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Title: Design and synthesis of transition metal-polyamine conjugates for diagnostic and therapeutic applications
Author: Phillips, Stuart Gordon
ISNI:       0000 0004 7227 9581
Awarding Body: University of Leicester
Current Institution: University of Leicester
Date of Award: 2015
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The polyamine transport system is upregulated in many cancer cell lines and is seen as a potential method of delivery for diagnostic and therapeutic agents. A series of transition metal-polyamine complexes have been synthesised using the CuAAC reaction to synthesise a carboxylic acid-containing pyridyltriazole (pyta) diimine ligand, 34, for functionalisation and coordination to rhenium(I), iridium(III) and platinum(II), and a tandem, one-pot diazotransfer/CuAAC reaction has been developed allowing clean and rapid access to the conjugated pyta ligands L3d.Boc, L3e.Boc and L3f.Boc in moderate to good yields. The conjugates exhibit the expected photophysical properties of such metal-ligand complexes (MLCs) and appear insensitive to changes in pH and dissolved oxygen content. Excitation at 330 nm gives rise to emission at 511 nm. Conjugates, and Ir.L3e have quantum yields (H2O at pH 7.4) of 0.0029, 0.0020 and 0.0491, respectively, and lifetimes in the region of ~60 ns (Re) and ~385 ns (Ir). Some of the conjugates have been tested in vitro and have been shown to be internalised in A549 lung cancer cells and localised in vesicular-like structures in the perinuclear region, but it is yet to be proved that they exploit the polyamine transport system (PTS). Iridium(III) conjugate Ir.L3f was used in preliminary experiments as a potential probe for synaptic function, visualising putative pre-synaptic terminals in early images. Platinum(II) conjugate Pt.L3d has been synthesised and is awaiting further testing to assess its ability to bind DNA. The conjugates were designed to be able to incorporate a chemically labile linker for the selective release of a chemotherapeutic drug. UV and fluorescence spectroscopy experiments which support the theory of the endosomal release through the rapid hydrolysis of a hydrazone bond at mildly acidic pH have been successfully conducted, showing a half-life of ~13 hr at pH 7.4 and ~18 min at pH 5.0.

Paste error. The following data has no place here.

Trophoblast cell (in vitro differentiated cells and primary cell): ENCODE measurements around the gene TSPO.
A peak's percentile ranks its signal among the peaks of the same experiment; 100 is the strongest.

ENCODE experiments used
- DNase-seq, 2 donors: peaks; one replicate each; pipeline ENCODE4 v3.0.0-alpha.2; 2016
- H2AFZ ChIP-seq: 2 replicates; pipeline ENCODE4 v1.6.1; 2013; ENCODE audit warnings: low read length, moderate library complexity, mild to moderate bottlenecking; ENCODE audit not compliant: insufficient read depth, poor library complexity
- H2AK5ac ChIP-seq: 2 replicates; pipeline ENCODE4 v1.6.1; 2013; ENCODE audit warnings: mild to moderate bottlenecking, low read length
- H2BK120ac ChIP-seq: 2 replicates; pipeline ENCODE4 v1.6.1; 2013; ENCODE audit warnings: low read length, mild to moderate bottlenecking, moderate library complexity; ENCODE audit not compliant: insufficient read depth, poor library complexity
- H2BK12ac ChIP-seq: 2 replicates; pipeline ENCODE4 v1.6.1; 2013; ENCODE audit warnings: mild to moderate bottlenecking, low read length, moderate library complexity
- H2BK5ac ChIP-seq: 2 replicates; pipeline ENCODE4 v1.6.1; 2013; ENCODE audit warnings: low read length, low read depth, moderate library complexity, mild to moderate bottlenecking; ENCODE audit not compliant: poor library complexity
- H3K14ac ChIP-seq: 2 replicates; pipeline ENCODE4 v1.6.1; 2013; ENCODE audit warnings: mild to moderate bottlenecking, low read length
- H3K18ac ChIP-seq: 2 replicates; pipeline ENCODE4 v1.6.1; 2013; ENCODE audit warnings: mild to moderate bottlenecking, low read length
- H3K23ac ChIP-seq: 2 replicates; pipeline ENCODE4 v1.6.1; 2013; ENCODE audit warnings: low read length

Supervisor: Cullis, Paul ; Lowe, Mark Sponsor: Not available
Qualification Name: Thesis (Ph.D.) Qualification Level: Doctoral
EThOS ID:  DOI: Not available